Precipitation - General name for water in any form falling from clouds. This includes rain, drizzle, hail, snow and sleet. Although, dew, frost and fog are not considered to be precipitation.
Solar Energy - The energy of the sunlight.
Wind - The movement of air relative to the surface of the earth. It's considered to be severe if 58 m.p.h. or greater. Hurricane winds are 74 m.p.h or greater and the highest tornado winds are about 318 m.p.h.
Fog - A cloud on the ground that reduces visibility.
Temperature - The measurement of how hot or cold something is. Thermometer - The instrument that measures temperature.
El Nino - A short term climate change that occurs every two to ten years.
Global Warming - The hypothesized rise in Earth's average temperature from excess carbon dioxide.
Greenhouse Effect - process by which the Earth's atmosphere absorbs heat.
Weather - It describes the condition of the air at a particular time and place. Weather also tells how the air moves (wind) and describes anything it might be carrying such as rain, snow or clouds. Thunder, lightning, rainbows, haze and other special events are all part of weather.
Hurricane - They are intense storms with swirling winds up to 150 miles per hour. Usually around 300 miles across, hurricanes are 1,000-5,000 times larger than tornadoes. Hurricanes are known by different names around the world. In Japan they are Typhoons, while Australians call them Willy-Willys.
States of Matter - *Solid - the state of matter that has a definite shape and volume - ice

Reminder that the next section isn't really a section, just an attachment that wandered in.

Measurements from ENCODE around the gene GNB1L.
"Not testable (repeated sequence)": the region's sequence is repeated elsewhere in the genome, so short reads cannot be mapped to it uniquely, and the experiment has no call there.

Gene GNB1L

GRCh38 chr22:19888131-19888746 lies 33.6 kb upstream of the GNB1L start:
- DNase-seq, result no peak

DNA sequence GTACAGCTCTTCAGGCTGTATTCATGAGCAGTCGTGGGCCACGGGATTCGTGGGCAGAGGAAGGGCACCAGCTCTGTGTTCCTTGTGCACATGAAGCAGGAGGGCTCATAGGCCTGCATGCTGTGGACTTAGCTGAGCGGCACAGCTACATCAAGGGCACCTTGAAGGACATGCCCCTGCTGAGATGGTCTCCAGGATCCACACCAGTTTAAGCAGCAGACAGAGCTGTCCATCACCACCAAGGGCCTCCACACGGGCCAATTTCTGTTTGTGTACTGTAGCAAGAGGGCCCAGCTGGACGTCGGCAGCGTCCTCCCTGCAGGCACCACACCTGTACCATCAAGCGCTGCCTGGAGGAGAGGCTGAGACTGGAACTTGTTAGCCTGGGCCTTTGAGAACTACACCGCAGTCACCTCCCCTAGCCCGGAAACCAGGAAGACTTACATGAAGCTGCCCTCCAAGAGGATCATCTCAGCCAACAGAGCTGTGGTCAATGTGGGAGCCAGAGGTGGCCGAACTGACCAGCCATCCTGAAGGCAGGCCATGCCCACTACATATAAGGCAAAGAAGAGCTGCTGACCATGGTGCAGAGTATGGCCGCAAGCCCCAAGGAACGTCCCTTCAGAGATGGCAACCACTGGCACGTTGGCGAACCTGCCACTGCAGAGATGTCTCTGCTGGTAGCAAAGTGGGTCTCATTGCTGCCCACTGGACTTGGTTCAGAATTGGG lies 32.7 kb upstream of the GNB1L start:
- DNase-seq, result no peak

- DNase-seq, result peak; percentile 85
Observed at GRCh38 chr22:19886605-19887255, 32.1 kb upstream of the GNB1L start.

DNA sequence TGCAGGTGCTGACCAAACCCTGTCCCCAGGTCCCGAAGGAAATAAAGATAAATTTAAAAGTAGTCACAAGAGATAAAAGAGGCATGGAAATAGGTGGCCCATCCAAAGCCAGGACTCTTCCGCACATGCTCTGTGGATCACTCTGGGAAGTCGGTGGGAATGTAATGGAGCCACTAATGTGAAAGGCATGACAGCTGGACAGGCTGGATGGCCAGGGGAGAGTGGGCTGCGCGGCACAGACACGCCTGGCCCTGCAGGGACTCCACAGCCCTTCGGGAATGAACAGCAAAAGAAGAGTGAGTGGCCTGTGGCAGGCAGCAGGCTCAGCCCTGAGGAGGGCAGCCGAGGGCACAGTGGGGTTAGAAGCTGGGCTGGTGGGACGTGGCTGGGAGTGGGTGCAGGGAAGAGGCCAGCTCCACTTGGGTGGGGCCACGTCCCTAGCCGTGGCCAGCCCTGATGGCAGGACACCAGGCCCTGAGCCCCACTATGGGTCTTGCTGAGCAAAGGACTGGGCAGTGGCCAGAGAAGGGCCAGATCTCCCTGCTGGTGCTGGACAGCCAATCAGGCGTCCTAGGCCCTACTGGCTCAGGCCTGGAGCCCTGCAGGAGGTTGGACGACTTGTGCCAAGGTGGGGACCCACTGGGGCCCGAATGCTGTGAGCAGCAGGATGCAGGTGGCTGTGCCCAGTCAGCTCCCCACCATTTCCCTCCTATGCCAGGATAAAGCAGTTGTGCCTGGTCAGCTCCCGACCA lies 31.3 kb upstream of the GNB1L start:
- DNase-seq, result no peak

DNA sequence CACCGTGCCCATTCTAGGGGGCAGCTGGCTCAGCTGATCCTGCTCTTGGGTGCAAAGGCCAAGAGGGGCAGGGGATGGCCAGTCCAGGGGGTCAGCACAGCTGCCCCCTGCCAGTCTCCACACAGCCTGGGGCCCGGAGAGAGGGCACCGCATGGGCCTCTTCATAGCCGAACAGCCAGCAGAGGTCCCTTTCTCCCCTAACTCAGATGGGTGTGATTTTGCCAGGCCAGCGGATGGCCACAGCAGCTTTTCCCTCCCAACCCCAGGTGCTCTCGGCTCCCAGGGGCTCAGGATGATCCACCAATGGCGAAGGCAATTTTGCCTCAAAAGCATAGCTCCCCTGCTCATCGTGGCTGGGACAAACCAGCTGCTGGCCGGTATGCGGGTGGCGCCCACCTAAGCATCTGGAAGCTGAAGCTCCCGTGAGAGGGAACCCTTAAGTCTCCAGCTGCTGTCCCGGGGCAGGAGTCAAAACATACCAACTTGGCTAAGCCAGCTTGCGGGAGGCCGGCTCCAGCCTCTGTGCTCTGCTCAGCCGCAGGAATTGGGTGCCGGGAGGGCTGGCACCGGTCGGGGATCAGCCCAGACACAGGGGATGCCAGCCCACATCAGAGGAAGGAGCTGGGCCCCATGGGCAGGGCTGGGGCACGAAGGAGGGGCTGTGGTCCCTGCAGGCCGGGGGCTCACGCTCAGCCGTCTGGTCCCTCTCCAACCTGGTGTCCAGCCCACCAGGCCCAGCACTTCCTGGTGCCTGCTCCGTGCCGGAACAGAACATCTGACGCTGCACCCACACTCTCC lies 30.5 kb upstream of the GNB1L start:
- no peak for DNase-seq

*Liquid - the state of matter that has volume but takes the shape of the container - water
*Gas - the state of matter that does not have a definite shape or volume - steam
Climate - The average of all weather conditions through all season over a period of time. It describes the average weather conditions in a certain place or during a certain season. Weather may change from day to day, but climate changes only over hundreds or thousands of years. Many animals and plants need one kind of climate to survive. Dolphins and palm trees can live only in a warm climate, while polar bears and spruce trees need a cold climate.
Dew - Water that forms on objects close to the ground when its temperature falls below the dew point of the surface air.
Tornado - It begins as a funnel cloud with spinning columns of air that drop down from a severe thunderstorm. When they reach the ground they become tornadoes. Tornadoes are between 300 and 2,000 feet wide and travel at speeds of 20 to 45 miles per hour. They usually only last a few minutes, but their spinning winds, up to 300 miles per hour, can lift houses into the air and rip trees from the ground.
Weather Front - is the area where two air masses with different temperatures and densities collide, but do not mix. The collision often causes storms and changeable weather
Warm Front - forward edge of an advancing mass of warm air that replaces colder air, usually while causing steady precipitation.
Cold Front - a cold air mass is replacing a warmer air mass. They generally move from northwest to southeast. The air behind this front is noticeably colder and drier than the air ahead of it.
Stationary Front - a collection of air masses, neither of which is strong enough to replace the other. On a weather map, this is shown by an inter-playing series of blue spikes pointing one direction and red domes pointing the other.
Occluded Front - is formed during the process of cyclogenesis when a cold front overtakes a warmfront. When this occurs, the warm air is separated from the cyclone center at the Earth's surface. In most cases storms weaken when this occurs.
High Pressure System - typically brings clear skies.